'Bruno' premieres in London to raucous reception and rave reviews
"Bruno" unspooled last night in London and star Sacha Baron Cohen came to the premiere in character as the over-the-top gay fashion reporter. Accompanied by a coterie of men all clad in the same sexed-up version of a Buckingham Palace guard's uniform as he was, Baron Cohen held court with the media. As he explained to the AP when asked about his choice of outfit, "I just wanted to do something that was flattering for the Royal Family. Something that the Queen — I'm not talking about Elton John — would really appreciate."
Last month, Sacha Baron Cohen dropped in on the MTV Movie Awards dressed as Bruno. Flying through the air with less than the greatest of ease, he landed in a rather compromising position on Eminem. The rapper appeared outrage, storming out of the kudofest and generating heaps of headlines. Not surprisingly, it was soon revealed that the crash landing was actually staged and Eminem was a willing participant.
Baron Cohen certainly knows how to generate interest in his films. Three years ago, he arrived at the Toronto filmfest screening of "Borat" dressed as that film's equally outrageous title character in an ox-cart pulled by several women. "Borat" went on to score a staggering 97 among the cream of the crop of critics surveyed by Rotten Tomatoes and an impressive 89 at Meta Critic.
Baron Cohen won the Golden Globe for his performance but "Borat" was bested in the musical/comedy picture race by "Dreamgirls." And he shared in an adapted screenplay Oscar nod for bringing his TV character to the big screen; William Monahan won for "The Departed."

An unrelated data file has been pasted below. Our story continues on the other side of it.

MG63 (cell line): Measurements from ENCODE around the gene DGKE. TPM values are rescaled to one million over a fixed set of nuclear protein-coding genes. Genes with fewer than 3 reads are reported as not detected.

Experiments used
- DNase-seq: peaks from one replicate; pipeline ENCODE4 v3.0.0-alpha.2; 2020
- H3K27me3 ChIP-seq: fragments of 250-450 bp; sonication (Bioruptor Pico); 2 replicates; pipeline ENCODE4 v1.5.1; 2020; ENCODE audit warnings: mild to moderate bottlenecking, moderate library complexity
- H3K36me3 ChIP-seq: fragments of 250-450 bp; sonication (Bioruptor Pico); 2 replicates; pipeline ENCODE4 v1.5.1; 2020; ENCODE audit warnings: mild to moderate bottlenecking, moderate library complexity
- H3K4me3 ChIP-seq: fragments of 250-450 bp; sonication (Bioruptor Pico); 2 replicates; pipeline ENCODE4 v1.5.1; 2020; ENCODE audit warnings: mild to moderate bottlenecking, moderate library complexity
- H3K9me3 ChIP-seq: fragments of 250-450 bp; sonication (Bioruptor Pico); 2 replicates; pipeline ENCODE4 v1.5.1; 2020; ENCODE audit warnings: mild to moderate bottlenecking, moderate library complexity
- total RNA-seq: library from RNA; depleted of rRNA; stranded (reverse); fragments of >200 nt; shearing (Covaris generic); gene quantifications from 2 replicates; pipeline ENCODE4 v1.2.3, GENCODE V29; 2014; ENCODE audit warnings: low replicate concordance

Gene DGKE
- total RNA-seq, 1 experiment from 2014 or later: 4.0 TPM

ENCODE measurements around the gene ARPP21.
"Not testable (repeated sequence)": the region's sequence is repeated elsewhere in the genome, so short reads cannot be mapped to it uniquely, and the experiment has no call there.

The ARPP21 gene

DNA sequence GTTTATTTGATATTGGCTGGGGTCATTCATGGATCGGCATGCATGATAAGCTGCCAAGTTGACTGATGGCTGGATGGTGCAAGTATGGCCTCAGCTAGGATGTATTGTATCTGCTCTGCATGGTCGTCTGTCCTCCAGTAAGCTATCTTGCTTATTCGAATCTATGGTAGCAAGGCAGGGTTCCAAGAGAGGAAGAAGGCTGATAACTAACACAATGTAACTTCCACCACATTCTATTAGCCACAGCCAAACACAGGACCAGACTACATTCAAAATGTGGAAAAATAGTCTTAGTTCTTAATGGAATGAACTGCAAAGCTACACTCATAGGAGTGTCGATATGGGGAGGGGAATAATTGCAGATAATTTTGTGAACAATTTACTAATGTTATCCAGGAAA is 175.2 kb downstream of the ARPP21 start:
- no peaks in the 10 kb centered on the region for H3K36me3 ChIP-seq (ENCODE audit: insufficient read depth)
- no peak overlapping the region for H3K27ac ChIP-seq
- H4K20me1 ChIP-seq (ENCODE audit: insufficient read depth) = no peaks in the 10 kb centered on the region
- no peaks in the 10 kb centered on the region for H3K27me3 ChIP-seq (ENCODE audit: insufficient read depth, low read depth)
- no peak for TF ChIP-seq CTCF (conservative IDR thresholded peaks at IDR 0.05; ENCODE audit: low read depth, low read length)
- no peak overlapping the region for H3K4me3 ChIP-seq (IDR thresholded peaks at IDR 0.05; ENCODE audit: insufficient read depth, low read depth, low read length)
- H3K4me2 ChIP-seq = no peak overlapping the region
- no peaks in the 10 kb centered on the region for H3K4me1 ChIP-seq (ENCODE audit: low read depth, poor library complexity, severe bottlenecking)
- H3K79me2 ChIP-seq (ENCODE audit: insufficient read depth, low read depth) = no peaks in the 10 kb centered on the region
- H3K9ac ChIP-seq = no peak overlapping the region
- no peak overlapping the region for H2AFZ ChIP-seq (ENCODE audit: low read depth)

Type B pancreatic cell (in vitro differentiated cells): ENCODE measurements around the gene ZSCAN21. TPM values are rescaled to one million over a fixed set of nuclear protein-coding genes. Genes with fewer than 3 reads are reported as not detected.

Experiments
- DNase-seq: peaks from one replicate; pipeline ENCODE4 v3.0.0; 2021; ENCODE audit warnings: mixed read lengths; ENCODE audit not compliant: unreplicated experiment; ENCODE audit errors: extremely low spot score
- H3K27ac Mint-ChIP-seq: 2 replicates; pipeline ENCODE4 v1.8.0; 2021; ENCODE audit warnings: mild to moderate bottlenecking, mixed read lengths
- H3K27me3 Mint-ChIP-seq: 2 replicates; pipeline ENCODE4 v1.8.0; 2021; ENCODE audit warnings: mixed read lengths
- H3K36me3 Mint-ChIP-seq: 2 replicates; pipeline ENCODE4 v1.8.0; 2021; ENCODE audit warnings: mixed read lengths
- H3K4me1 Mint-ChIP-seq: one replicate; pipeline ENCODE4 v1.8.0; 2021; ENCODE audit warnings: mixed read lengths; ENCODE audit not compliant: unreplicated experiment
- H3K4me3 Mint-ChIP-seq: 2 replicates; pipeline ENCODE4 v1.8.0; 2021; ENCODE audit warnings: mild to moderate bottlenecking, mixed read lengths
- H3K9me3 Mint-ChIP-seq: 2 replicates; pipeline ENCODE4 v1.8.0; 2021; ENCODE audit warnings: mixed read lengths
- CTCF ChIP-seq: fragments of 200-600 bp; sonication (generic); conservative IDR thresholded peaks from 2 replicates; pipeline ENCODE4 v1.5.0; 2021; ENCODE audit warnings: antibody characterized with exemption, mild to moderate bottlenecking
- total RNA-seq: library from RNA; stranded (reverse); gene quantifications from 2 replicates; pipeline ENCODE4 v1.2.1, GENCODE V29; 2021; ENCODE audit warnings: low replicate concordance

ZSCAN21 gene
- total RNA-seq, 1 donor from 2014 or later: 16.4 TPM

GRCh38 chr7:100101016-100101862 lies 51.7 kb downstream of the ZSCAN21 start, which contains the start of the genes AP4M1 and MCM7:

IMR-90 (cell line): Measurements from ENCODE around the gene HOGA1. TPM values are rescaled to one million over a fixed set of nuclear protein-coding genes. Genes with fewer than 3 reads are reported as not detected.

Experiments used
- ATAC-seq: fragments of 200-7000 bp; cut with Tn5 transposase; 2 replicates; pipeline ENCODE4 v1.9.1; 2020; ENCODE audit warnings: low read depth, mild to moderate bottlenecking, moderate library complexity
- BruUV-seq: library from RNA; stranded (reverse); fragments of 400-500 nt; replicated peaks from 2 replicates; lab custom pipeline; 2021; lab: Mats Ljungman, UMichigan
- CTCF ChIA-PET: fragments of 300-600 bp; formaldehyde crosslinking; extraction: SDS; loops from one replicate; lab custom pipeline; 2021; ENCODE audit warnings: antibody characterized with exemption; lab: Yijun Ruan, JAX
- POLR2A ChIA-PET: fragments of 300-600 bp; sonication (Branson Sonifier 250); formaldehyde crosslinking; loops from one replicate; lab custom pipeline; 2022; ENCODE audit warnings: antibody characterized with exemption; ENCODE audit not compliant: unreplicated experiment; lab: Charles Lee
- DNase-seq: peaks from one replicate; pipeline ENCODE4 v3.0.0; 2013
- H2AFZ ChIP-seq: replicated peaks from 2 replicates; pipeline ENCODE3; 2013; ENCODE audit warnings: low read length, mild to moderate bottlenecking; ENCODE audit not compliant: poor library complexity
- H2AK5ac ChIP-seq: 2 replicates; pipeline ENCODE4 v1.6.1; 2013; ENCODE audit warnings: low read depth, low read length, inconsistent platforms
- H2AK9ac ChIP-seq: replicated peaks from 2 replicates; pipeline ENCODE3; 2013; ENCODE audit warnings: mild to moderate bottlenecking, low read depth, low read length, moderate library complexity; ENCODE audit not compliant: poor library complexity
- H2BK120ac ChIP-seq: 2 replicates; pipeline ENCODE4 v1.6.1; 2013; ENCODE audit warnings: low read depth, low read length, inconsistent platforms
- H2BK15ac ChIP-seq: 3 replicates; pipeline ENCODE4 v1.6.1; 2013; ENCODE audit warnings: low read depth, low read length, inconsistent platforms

Baron Cohen and three of the other writers from "Borat" have reunited for "Bruno" with Emmy winner Larry Charles once again directing. Gordon Smart of the Sun summarized the plot of the 85-minute comedy: "The film follows the camp presenter’s bid for fame in LA after he is sacked from his beloved fashion show on Austrian TV for bringing a Milan catwalk show to a standstill with his all-in-one Velcro outfit. The scene is utterly brilliant and wipes the smiles from the faces of the snooty fashion world."
Following last night's screening, John Hiscock of the Telegraph said, "With Borat, Sacha Baron Cohen seemingly pushed the boundaries of cinematic bad taste and outrageous humour to the limit. With Brüno, his gay Austrian fashionista character, he goes further. Much, much, further. Gross and downright offensive at times, this movie is not for the squeamish, but it is impossible not to laugh while at the same time wincing with embarrassment at the lengths to which Cohen goes."
And Steve Ross of the Guardian thought, "Beneath the idiocy, Baron Cohen is also a politically astute agent who's devised an ingenious way to confront and expose serious social issues -- and indulge his own exhibitionism."
Photo: Universal Pictures